The Overall Plan or Structure
TWO WAYS TO ADDRESS FORM
Label with lettering
Give a Name to the Form
One short section with no changes
AB or AA BB
TYPICAL HYMN WITH NO REFRAIN
First Verse Everyone sings the melody A
Second Verse Choir Adds harmonies
Third Verse Organ Adds more complex harmonies A2
LETTER OF NAMED FORMS
Theme and Variation A, A1, A2, A3, etc.
A B A1B A2 B1
A B A1 B C B1
First Verse Solo A
Refrain Different melody, different chord progressions, often bigger, more
complex texture B
Second Verse different words but the music is very similar to the first verse
Refrain same as first refrain B
MORE ABOUT POP MUSIC
Third verse or Bridge A2 or C
(Same as second verse A2 or new melody with new chord progressions C.)
Final Refrain May add more vocal or instrumental parts for most complex
Through-composed - One section (usually not very long) that does not
contain any large repetitions. If a short piece includes repeated phrases, it
may be classified by the structure of its phrases.
Strophic - Composed of verses. The music is repeated sections with fairly
small changes. May or may not include a refrain.
Variations - One section repeated many times. Most
commonly, the melody remains recognizable in each
section, and the underlying harmonic structure
remains basically the same, but big changes in rhythm,
tempo, texture, or timbre keep each section
sounding fresh and interesting. Writing a set of
variations is considered an excellent exercise for
students interested in composing, arranging, and
MORE NAMED FORMS
Jazz standard song form - Jazz utilizes many different forms, but one very
common form is closely related to the strophic and variation forms. A chord
progression in A A B A form (with the B section called the bridge) is repeated
many times. On the first and last repetition, the melody is played or sung, and
soloists improvise during the other repetitions. The overall form of verse-like
repetition, with the melody played only the first and final times, and
improvisations on the other repetitions, is very common in jazz even when the
A A B A song form is not being used.
Rondo - One section returns repeatedly, with a section of new music before
each return. (A B A C A ; sometimes A B A C A B A)
Dance forms - Dance forms usually consist of repeated sections (so there is
plenty of music to dance to), with each section containing a set number of
measures (often four, eight, sixteen, or thirty-two) that fits the dance steps.
Some very structured dance forms (Minuet, for example) are associated even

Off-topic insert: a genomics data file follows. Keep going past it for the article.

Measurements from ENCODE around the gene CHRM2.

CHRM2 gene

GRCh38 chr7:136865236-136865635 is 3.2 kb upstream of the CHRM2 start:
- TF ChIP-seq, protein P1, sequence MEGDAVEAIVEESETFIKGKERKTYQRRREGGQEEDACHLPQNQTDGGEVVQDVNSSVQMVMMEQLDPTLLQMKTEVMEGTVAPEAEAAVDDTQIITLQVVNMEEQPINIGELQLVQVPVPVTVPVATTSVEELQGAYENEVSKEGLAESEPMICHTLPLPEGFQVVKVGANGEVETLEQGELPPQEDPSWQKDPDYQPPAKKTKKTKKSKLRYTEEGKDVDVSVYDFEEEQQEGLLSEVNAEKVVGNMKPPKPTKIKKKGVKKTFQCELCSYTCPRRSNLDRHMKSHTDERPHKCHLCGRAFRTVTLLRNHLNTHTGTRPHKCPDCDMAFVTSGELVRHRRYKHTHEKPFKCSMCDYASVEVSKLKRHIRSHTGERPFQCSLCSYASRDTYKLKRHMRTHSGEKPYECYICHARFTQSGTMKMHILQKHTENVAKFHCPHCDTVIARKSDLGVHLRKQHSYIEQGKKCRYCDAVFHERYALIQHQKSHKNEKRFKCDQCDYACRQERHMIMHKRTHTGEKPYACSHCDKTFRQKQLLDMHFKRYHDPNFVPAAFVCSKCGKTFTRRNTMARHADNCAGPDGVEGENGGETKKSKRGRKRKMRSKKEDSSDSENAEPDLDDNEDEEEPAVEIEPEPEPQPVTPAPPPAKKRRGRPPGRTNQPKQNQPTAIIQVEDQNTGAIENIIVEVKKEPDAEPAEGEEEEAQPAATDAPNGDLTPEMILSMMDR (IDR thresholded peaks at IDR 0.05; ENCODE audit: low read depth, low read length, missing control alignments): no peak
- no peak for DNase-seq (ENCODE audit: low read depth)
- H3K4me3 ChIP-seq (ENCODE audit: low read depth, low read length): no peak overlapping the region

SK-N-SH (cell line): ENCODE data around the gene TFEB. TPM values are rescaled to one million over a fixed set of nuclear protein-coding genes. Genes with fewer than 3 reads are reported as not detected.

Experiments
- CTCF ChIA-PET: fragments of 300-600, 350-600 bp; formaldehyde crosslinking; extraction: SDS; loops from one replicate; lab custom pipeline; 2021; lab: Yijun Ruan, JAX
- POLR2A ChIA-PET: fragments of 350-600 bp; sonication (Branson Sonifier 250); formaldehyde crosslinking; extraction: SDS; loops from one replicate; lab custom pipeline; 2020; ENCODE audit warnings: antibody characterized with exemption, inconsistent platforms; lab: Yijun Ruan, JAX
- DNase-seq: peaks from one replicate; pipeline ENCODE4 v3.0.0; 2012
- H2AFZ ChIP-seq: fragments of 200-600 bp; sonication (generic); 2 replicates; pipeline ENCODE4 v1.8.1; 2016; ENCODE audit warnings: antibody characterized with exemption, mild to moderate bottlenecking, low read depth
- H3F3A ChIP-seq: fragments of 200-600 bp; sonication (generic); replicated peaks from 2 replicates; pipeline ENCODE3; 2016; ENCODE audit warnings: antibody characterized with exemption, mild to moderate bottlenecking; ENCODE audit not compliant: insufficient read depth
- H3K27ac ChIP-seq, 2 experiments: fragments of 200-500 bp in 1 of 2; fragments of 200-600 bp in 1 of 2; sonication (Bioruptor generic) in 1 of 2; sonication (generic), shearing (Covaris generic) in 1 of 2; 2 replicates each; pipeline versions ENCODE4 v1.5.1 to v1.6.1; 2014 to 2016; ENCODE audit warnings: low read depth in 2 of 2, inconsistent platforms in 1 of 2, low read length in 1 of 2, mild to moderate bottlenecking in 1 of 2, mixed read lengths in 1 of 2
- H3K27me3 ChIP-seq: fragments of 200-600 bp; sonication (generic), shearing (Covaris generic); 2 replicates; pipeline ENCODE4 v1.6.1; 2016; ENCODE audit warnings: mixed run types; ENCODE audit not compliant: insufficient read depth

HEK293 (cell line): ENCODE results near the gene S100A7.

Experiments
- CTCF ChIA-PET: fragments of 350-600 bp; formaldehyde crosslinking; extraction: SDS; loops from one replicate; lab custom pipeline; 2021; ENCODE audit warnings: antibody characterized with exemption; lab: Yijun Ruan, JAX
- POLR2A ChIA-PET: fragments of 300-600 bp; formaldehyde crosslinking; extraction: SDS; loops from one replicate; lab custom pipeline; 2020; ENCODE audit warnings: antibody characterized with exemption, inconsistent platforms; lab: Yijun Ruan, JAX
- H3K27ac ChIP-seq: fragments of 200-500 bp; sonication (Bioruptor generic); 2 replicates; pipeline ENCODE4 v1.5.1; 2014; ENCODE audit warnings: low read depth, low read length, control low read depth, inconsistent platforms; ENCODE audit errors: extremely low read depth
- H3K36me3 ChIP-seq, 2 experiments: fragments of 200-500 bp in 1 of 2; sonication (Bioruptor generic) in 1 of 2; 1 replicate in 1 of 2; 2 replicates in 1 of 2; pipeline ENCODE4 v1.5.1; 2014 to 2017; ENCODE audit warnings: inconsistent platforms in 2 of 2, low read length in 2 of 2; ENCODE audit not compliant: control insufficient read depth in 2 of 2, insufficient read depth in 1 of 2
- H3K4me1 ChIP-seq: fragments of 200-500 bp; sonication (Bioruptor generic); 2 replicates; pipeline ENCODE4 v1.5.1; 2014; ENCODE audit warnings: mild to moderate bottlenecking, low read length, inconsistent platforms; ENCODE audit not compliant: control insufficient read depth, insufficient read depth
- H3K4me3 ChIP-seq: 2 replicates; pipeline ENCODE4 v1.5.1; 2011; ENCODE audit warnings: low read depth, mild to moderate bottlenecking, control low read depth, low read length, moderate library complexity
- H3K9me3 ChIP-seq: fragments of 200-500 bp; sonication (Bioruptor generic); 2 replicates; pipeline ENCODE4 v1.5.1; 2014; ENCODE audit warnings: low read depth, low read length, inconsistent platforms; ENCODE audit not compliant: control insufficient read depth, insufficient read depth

with particular phrase structures and harmonic progressions within each
Binary Form - Two different main sections (A B). Commonly in Western
classical music, the A section will move away from the tonic, with a strong
cadence in another key, and the B section will move back and end strongly in
Ternary Form - Three main sections, usually A B A or A B A'.
Cyclic Form - There are two very different uses of this term. One refers
to long multi-movement works (a "song cycle", for example) that have an
overarching theme and structure binding them together. It may also refer to
a single movement or piece of music with a form based on the constant
repetition of a single short section. This may be an exact repetition
(ostinato) in one part of the music (for example, the bass line, or the
rhythm section), while development, variation, or new melodies occur in
other parts. Or it may be a repetition that gradually changes and evolves.
This intense-repetition type of cyclic form is very common in folk music
around the world and often finds its way into classical and popular music,
Sonata form - may also be called sonata-allegro or first-movement form.
It is in fact often found in the first movement of a sonata, but it has been an
extremely popular form with many well-known composers, and so can be
found anywhere from the first movement of a quartet to the final
movement of a symphony. In this relatively complex form (too complex to
outline here), repetition and development of melodic themes within a
framework of expected key changes allow the composer to create a long
movement that is unified enough that it makes sense to the listener, but
varied enough that it does not get boring.
A FINAL WORD
Form is a nice, tidy way of describing the large-scale structure of a musical
work. However, a particular form is not a rule that composers must adhere
to. Rather, they serve as general structures for composers to work from.
One must listen very closely and use musical memory to detect repeating
and contrasting sections.
MORE ABOUT RONDO FOR